February 25th, 2014

Honoring Rare Disease Day: Spotlight on Multicentric Castleman’s Disease

by Joanne Vanak, RN, MSN; Senior Director of Medical Affairs Scientific Advocacy, Janssen Scientific Affairs, LLC

Rare Disease Day

Imagine living with a disease so rare it’s hard to get the proper diagnosis. Picture life as a patient with a condition so unique you can barely find a physician with the experience to treat it. Unfortunately, for the nearly 25 to 30 million Americans who suffer from one of the approximately 6,800 rare diseases recognized in the United States,[1] this uncertainty is a reality. And it’s one of the primary reasons Johnson & Johnson and Janssen remain committed to uncovering treatment options for those facing unmet medical needs.

In the United States, a disease is considered rare if it affects fewer than 200,000 Americans.[1] Some rare diseases affect only a fraction of that. For example, in the case of a disease called Multicentric Castleman’s disease, or MCD, the patient numbers are so low that it’s difficult to get an accurate estimate of the number of people impacted. However, based on approximate calculations, experts believe there are fewer than 2,000 Americans with this condition.[2]*

So what is MCD? It is a disorder in which lymphocytes, a certain type of white blood cells, are over-produced, causing enlargement of lymph nodes or other internal organs containing lymphoid tissue. This can cause a variety of symptoms and weaken the immune system, making it hard to fight infections,[3] which can be very serious and even be fatal in some patients with MCD.[3] Because MCD is so rare and the symptoms are often like those caused by other diseases,[3] it may take time to find the right diagnosis, which can leave patients feeling alone and frustrated.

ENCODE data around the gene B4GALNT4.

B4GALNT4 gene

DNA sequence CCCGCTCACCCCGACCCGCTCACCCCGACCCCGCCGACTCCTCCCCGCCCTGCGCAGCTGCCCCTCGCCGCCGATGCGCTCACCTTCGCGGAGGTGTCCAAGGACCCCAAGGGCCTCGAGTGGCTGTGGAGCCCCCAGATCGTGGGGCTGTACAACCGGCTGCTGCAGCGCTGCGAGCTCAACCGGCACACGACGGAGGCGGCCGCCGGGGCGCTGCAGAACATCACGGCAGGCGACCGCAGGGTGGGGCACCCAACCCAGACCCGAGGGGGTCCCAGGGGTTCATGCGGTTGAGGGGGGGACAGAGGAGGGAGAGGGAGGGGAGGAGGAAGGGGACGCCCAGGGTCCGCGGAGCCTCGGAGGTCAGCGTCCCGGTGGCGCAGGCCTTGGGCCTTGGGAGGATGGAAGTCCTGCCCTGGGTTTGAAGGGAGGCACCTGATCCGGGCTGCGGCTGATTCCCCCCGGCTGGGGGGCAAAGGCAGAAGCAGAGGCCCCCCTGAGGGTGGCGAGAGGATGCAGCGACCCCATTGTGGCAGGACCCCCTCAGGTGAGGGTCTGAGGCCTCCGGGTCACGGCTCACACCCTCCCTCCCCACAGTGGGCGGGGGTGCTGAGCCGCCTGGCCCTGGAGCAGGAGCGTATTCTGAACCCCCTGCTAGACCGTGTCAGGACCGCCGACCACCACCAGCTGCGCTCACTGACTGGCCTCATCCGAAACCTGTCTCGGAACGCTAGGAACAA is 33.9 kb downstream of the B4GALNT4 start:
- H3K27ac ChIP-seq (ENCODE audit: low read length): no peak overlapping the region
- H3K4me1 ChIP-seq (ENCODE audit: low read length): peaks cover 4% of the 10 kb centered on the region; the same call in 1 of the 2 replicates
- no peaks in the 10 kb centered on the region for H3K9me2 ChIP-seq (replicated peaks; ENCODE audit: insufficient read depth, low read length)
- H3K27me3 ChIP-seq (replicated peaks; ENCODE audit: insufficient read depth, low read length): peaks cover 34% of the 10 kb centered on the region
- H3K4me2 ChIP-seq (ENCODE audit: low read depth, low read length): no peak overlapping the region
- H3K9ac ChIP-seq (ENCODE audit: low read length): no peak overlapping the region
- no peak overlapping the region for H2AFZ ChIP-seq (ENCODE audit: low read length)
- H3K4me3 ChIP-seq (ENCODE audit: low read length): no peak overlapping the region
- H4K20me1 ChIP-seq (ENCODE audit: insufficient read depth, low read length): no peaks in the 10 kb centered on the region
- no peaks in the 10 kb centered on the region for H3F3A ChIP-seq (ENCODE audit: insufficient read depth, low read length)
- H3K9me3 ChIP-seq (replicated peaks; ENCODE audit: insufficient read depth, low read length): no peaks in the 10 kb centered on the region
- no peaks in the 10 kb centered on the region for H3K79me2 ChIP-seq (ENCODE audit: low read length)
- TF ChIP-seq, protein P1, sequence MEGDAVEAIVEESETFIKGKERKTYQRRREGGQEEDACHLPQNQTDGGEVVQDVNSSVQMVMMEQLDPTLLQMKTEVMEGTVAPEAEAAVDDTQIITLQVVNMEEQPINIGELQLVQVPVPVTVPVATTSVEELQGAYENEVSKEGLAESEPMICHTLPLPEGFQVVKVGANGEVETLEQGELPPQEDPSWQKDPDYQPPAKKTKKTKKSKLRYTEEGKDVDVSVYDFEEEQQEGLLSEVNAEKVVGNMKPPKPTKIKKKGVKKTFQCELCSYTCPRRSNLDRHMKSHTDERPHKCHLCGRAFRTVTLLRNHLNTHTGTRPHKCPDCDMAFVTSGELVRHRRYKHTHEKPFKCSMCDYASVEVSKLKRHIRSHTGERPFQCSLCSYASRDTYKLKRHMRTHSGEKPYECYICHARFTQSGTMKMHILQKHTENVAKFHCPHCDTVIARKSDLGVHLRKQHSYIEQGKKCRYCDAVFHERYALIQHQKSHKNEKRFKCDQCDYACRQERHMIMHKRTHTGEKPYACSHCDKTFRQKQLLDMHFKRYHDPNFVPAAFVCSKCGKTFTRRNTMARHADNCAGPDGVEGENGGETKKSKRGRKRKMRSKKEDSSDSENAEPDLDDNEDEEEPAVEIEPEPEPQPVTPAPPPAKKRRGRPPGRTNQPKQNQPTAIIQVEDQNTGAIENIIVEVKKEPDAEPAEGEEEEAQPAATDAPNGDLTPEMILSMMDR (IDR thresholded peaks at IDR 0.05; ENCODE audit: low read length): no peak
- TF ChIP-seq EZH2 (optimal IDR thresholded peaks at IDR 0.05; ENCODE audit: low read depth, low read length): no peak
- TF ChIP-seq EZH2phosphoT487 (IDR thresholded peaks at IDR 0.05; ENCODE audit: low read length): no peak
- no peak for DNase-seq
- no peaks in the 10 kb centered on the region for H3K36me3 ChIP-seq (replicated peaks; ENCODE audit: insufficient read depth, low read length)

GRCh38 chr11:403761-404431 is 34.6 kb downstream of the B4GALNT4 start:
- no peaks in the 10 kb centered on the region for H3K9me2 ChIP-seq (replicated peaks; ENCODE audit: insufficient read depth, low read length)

Those who suffer, however, are not alone. There are a number of advocacy groups dedicated to rare disease, including the National Organization for Rare Disorders (NORD). This year, on February 28, rare disease patients, families, caregivers, and groups will unite to observe Rare Disease Day, an international advocacy day to bring widespread recognition of rare diseases as a global health challenge and celebrate the motto set forth by NORD: “Alone we are rare. Together we are strong.TM

Johnson & Johnson and Janssen will join the world in honoring the 7th annual Rare Disease Day. On this day – and every day – Janssen will “raise and join hands” to support people affected by thousands of rare diseases. While Janssen doesn’t have a specific focus on rare diseases, we are committed to developing compounds in areas of unmet medical need, which can extend to include rare diseases. Our rare disease work includes MCD, mantle cell lymphoma, multiple myeloma, myelodysplastic syndrome, and soft tissue sarcoma, among others.

Please join us and help raise awareness of rare diseases. To participate in an event, visit the Rare Disease Day USA page for activities in your community.

*Estimate from a U.S. claims database


Joanne VanakFor the past four years, Joanne Vanak has been a Senior Director of Medical Affairs Scientific Advocacy for Janssen Scientific Affairs, LLC, overseeing Oncology and Immunology Advocacy. She has been with Johnson & Johnson for 15 years, beginning her career as a Medical Science Liaison in the Northeast Region and has performed at every clinical level within the team.


References

[1] National Center for Advancing Translational Sciences (NCATS). National Institutes of Health (NIH). FAQ About Rare Diseases. Available from: http://www.ncats.nih.gov/about/faq/rare/rare-faq.html.

[2] Mehra M et al. Use of a Claims Database to Characterize and Estimate the Incidence of Castleman’s Disease. Poster presented at: 54th American Society of Hematology (ASH) Annual Meeting and Exposition; Dec. 8-11, 2012; Atlanta, GA. Abstract available from: https://ash.confex.com/ash/2012/webprogram/Paper51578.html.

[3] American Cancer Society. Castleman disease. Available from: http://www.cancer.org/acs/groups/cid/documents/webcontent/003093-pdf.pdf.

One Response to “Honoring Rare Disease Day: Spotlight on Multicentric Castleman’s Disease”

  1. Sandra Roth says

    My son has a very rare disease – with less than 200 people in the world identified as having Progressive Osseous Heteroplasia. This article is very appreciated – to recognize the struggle that we have to not only identify, but treat, these rare conditions.

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